Armies of Liberation

Jane Novak's blog about Yemen

Hadi appoints judges to SCER

Filed under: Elections, Janes Articles — by Jane Novak at 2:23 pm on Wednesday, October 24, 2012

On Monday Yemen’s interim president Mansour Abdo Hadi named several judges to the Supreme Commission on Elections and Referendum (SCER). The SCER is responsible for the technical aspects of elections and has a pivotal role in maintaining or subverting the integrity of elections.

In a meeting that included UN envoy Jamal ben Omar, President Hadi selected “honest and competent” judges, the state news agency SABA reported.

The SCER will oversee Yemen’s next presidential election, scheduled for 2014.

The question of electoral reforms has been the subject of heated dispute among Yemen’s political parties since at least 2003 when parliamentary elections were last held.

Yemen’s ruling party, the General People’s Congress party (GPC) systematically rejected electoral reforms that would diminish its stranglehold on political power, the Parliament and other state apparatus. As a result the GPC and the opposition party alliance, the Joint Meeting Parties (JMP) have been politically deadlocked for years on the question of the SCER and other reforms.

It was Parliament’s inability to implement needed electoral reforms that gave rise to the perceived illegitimacy of government and mass demonstrations in 2011 and led in part ultimately the overthrow of Ali Abdullah Saleh, president since 1978 and head of the GPC.

In the run up to the 2006 presidential election, the opposition JMP suggested the SCER be split equally between GPC and JMP loyalists instead of selected by the President. The partisan division of the SCER was a method deployed following 1990’s unity of North and South Yemen. In a compromise, two additional members from the opposition were appointed to the SCER.

Saleh’s 2006 re-election was characterized by wide ranging irregularities. Saleh’s ruling GPC party signed an agreement to implement a range of electoral reforms if the JMP dropped its claims of electoral fraud. The GPC wanted to cement a veneer of legitimacy on Saleh. The JMP refocused on the 2009 parliamentary election and its goal of a proportional representation system.

The JMP advocated adopting the proportional or list method. The “first past the post” method in place gives advantage to the ruling GPC and established parties in general. In 2003’s parliamentary election, the GPC received 58 per cent of the vote and 238 seats. Candidates of JMP member party, Islah, won 22 per cent of the vote but only 46 seats. The GPC’s parliamentary seats increased from 123 in 1993, to 187 in 1997 and 238 in 2003. The participation of independent candidates and women candidates sharply dropped in each election.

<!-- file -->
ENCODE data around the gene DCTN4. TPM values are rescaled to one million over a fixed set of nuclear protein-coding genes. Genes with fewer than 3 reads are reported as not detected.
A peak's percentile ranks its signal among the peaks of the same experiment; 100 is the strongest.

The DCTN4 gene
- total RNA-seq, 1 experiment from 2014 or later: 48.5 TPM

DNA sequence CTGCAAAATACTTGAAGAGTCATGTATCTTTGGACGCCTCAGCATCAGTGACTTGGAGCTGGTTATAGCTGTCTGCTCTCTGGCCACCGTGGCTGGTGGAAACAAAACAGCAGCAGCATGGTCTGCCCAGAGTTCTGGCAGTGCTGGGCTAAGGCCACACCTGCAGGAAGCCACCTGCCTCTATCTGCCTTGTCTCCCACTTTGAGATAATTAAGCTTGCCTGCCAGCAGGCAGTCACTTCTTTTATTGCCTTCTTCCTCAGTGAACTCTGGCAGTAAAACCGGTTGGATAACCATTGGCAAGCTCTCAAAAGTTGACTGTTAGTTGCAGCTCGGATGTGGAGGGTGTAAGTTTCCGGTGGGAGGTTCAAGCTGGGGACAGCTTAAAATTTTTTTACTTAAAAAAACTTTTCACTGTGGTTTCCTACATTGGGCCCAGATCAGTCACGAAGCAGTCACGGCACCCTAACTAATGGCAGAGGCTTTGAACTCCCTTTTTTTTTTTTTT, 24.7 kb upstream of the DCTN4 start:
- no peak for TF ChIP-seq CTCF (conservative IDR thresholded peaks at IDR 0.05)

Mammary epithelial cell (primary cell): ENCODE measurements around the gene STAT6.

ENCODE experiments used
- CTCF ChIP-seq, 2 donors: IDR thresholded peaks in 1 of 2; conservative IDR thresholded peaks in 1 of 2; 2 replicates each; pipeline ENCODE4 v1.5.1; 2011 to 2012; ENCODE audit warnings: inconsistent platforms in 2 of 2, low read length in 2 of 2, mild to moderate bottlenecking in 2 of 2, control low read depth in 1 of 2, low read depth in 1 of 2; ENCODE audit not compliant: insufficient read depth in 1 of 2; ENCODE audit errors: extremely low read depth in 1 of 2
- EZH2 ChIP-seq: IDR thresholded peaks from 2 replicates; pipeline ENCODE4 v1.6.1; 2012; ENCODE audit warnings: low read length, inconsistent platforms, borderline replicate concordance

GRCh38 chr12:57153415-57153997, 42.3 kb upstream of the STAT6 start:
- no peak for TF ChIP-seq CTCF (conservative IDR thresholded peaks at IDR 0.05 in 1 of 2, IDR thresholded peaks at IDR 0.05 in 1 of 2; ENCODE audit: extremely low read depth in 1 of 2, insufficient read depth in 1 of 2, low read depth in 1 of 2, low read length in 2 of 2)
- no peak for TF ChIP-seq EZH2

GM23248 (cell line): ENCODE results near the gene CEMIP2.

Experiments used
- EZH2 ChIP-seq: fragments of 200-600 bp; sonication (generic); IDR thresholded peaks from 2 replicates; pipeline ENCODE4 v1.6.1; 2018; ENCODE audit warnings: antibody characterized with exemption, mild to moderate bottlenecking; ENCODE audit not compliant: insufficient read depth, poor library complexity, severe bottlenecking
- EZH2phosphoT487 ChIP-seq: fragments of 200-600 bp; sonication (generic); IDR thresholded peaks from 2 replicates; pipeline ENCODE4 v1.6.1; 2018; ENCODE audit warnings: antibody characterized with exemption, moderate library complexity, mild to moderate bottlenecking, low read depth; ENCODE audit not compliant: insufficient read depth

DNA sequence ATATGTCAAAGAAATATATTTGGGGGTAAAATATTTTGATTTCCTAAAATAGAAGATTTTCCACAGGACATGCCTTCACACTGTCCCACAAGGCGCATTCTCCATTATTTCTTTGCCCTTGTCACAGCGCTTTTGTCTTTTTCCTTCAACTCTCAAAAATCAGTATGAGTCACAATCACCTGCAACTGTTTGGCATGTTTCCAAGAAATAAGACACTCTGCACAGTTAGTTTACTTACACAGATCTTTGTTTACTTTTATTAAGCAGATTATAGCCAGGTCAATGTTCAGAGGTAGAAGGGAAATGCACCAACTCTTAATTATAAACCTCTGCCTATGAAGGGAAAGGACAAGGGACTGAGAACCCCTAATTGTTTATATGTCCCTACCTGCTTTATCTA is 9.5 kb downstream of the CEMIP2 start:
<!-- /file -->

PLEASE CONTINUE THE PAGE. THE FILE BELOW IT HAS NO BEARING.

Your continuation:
The 2006 agreement on electoral reforms between the GPC and JMP was based on reports from impartial international observers and included redrawing the imbalanced electoral districts, redefining “domicile” to prevent the transfer of army units into opposition strongholds in order to sway the vote, and revising wildly inaccurate voter rolls.

However the GPC dominated parliament stalled and stonewalled the negotiations, prompting opposition JMP members to boycott parliament several times. Without a modicum of progress since 2006, Yemen’s 2009 parliamentary election was postponed until April 2011.

Yemen’s Youth Revolution began in January 2011 and called for the overthrow and trial of Yemen’s long ruling military dictator Ali Abdullah Saleh and his entire regime. The protesters rejected both the opposition and ruling parties as corrupt, ineffective and anti-democratic. For months the United States maintained support for Saleh despite atrocities committed against protesters by state security forces. The US had invested over $300 million in Yemen’s counter-terror forces since 2006 and had little contact with political forces outside Saleh’s family and circle of elites.

In April 2011, Parliament voted itself more time in office, again delaying elections in order to “give political parties a chance to develop the political and democratic system, reshape the Supreme Commission for Elections and Referendum, and finalize discussions over related issues,” the Yemen Post reported.

By November 2011, ongoing nationwide protests forced Saleh from power under a transition plan devised by the United States and Saudi Arabia under the auspices of the United Nations (UN) and the Gulf Cooperation Council (GCC).

Known as the GCC plan and endorsed by the UN Security Council, the transfer of power in Yemen was based on a guarantee of immunity for Saleh and his cronies. The GCC plan left the ruling regime and its military assets largely intact. Saleh retained his financial assets, thought to be well in excess of $10 billion.

Saleh’s Vice President Abdo Mansour Hadi was nominated as a consensus candidate by both the ruling GPC and opposition JMP. Hadi was the sole candidate in a February 2012 presidential “election” that saw a 65% turn-out.